Time seems to be running out for North Carolina sports bettors hoping to wager on the 2022 NFL season. Sports betting was legalized within the state by Senate Bill 688 last August, but only two tribal casinos located on the state’s western border have been given the OK to run games. These casinos are partnered with Caesars Sportsbook, and only offer retail wagering.

Mobile sports betting is still illegal in the state, so customers will have very limited options in terms of betting on events throughout the year. Many are hoping for a rushed legalization process in order to be able to bet on the upcoming NFL season, but mobile betting may not be available to them until the beginning of 2023.

Stuck in the House

Since the Senate bill was passed with a vote of 26-19 in August of 2021, it is up to the House to revise and pass its House Bill 688 to legalize retail and online betting throughout the state. So far, it has been stuck in committee, and with the legislative session ending on June 30th, many operators and bettors fear that they’ll miss out on all 2022 sporting events.

The House Judiciary Committee last commenced on June 2nd, but the online sports betting bill was not discussed, even though many House members had stated their beliefs that the bill would be passed relatively easily prior to the legislative session. Once betting is legalized, it will most likely take five to six months for wagering to actually launch.

Breakdown of House Bill 688

Once the bill is passed, online and retail sports betting will be legalized throughout the entire state. Currently, HB 688 calls for 10-12 operators to be licensed for mobile sports betting apps and online wagering, and current tribal casinos would also be offered online betting licenses. BetMGM, DraftKings, and FanDuel all are expected to move into the state upon legalization.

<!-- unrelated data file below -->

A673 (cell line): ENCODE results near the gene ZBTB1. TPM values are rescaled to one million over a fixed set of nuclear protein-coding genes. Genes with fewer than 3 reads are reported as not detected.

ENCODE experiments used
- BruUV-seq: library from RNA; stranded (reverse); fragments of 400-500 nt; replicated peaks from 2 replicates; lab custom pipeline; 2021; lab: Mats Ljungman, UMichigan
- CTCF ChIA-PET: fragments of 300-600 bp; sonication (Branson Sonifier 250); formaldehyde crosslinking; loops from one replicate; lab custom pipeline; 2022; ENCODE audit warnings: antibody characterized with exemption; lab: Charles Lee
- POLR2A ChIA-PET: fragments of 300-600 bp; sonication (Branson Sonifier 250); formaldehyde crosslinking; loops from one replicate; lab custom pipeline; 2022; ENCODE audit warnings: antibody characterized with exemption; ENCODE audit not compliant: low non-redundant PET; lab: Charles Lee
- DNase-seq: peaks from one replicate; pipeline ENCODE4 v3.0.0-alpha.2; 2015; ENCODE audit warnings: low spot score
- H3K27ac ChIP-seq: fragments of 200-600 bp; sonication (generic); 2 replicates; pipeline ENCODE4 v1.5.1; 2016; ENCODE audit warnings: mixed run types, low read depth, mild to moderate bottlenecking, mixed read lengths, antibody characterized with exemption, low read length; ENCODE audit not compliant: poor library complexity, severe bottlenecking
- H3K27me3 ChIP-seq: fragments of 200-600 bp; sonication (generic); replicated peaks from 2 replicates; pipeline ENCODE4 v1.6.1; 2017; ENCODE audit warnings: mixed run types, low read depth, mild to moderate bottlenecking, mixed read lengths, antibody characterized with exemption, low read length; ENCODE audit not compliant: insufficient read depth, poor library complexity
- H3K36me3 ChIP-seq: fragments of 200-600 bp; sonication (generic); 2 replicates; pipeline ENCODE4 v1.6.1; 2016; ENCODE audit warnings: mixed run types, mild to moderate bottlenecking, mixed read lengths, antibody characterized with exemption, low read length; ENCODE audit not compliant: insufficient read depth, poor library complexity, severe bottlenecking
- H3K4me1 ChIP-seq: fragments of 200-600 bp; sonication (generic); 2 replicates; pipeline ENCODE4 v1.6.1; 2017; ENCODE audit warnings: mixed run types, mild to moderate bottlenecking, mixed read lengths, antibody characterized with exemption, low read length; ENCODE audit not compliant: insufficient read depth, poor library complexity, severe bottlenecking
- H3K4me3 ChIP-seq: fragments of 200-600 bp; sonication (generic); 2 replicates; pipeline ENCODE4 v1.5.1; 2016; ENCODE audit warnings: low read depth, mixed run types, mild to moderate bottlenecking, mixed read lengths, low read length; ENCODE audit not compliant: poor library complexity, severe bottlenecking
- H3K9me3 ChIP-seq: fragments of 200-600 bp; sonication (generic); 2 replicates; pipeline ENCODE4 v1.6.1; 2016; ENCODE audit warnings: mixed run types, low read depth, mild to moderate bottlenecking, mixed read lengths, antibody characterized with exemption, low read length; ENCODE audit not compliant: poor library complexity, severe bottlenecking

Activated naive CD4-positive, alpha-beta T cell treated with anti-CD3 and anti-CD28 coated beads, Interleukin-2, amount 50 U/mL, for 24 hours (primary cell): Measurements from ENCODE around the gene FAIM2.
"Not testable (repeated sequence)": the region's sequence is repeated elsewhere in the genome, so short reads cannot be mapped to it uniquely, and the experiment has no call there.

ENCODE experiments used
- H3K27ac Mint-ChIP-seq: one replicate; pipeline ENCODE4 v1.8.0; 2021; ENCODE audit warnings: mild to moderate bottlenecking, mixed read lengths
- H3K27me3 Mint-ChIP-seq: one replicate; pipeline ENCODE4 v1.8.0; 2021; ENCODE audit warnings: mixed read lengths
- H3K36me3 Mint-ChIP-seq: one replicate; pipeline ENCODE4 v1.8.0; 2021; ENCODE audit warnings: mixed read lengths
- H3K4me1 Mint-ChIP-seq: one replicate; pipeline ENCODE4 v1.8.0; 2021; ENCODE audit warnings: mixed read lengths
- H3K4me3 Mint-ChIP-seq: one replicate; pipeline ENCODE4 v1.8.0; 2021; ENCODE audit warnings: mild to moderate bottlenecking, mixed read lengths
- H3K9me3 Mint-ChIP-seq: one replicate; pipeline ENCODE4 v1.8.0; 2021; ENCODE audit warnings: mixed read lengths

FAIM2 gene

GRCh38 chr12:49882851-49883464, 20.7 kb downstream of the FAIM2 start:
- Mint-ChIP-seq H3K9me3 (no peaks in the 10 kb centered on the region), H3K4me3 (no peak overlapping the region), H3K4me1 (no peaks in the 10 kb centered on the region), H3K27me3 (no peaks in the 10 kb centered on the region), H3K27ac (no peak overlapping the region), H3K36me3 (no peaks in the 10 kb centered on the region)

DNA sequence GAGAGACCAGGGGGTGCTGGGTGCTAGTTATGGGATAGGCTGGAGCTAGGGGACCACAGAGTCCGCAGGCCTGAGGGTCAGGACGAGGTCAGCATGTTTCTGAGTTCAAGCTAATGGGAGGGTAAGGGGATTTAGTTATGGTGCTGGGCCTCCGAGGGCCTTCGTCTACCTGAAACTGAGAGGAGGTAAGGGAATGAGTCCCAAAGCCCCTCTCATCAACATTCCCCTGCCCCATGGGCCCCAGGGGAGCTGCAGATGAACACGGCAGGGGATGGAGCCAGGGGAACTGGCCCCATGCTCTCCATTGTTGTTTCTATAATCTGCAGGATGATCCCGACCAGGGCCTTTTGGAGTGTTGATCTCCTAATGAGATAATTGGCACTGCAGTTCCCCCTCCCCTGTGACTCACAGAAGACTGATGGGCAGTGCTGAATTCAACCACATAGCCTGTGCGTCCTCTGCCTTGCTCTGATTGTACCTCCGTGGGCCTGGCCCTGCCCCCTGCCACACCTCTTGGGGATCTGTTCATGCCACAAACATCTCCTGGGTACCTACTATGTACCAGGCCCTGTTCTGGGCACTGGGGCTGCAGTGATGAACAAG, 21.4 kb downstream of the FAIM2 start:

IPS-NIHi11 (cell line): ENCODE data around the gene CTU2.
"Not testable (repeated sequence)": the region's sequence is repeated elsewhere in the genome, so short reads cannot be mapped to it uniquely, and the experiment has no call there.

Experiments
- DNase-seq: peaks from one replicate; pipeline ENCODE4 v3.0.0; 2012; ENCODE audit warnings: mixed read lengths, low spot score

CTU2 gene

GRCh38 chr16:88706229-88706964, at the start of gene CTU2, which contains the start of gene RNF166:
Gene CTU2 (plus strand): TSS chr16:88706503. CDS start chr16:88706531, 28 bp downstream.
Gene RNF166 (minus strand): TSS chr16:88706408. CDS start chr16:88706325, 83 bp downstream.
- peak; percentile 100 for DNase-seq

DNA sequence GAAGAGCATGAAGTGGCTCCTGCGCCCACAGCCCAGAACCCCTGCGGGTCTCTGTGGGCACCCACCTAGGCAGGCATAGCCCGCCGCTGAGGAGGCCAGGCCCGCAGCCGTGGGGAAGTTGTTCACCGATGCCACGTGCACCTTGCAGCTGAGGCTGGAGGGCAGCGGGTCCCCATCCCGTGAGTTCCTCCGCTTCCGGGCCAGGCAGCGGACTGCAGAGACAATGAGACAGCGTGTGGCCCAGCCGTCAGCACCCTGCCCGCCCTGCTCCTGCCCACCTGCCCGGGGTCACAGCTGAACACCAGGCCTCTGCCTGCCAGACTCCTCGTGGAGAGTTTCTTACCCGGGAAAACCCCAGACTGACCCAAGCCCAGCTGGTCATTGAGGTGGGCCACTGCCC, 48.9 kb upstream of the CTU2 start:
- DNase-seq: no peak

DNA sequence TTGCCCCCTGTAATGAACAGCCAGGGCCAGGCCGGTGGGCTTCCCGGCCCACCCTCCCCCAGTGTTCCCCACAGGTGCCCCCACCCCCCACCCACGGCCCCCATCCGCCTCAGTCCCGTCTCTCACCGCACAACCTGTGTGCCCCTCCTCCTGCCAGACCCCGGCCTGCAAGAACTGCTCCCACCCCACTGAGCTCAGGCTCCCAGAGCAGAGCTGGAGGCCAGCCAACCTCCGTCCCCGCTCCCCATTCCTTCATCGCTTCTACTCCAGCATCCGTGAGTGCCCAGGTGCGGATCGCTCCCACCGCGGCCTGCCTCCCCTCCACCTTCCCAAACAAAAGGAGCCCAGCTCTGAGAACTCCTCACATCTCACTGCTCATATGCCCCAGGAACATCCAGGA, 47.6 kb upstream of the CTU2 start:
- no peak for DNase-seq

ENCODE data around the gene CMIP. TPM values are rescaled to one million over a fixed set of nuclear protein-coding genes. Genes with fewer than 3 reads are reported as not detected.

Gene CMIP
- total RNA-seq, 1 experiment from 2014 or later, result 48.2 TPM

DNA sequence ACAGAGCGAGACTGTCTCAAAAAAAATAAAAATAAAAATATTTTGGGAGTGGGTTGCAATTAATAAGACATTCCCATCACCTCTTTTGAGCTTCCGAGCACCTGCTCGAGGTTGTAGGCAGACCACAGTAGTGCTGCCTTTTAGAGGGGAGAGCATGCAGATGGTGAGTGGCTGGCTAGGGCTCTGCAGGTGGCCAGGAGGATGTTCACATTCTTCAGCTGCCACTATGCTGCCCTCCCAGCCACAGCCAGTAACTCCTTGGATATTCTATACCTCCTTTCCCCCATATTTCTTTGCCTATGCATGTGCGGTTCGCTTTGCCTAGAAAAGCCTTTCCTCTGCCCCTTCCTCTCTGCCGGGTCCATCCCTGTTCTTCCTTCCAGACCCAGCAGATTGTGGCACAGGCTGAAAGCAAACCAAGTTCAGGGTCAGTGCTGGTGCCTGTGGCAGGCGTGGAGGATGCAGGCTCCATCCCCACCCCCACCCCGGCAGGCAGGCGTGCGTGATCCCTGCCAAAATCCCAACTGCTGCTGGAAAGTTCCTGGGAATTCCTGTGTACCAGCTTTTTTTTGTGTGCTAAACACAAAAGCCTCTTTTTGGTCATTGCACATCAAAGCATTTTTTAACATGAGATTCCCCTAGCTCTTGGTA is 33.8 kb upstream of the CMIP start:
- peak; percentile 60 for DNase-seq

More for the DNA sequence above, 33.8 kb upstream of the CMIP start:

Once legalized, online sportsbooks will be taxed 8% of their gross revenue. Operators will be required to pay $500,000 for a five-year license and will be able to renew their license every year after for $100,000.

The South has been facing a great amount of difficulty in terms of state-by-state sports betting legalization. Over the past few years, setbacks have occurred in Florida, Georgia, Kentucky, and South Carolina. Only Arkansas, Tennessee, Louisiana, and Mississippi have legalized sports betting out of the 11 states competing in the Southeastern Conference.

Cooper’s in favor

Governor Roy Cooper of North Carolina has often voiced his support for sports betting legalization throughout his time in office. Once the bill is passed, Cooper will have 10 days to approve or deny it. In February, he stated:

“It’s here whether we like it or not…The issue is will North Carolina be on the cutting edge for the technology jobs and other employment that it will create and be able to get state taxpayers their cut, or are we just going to let it happen all around us? I think it’s time for us to step up and do it.”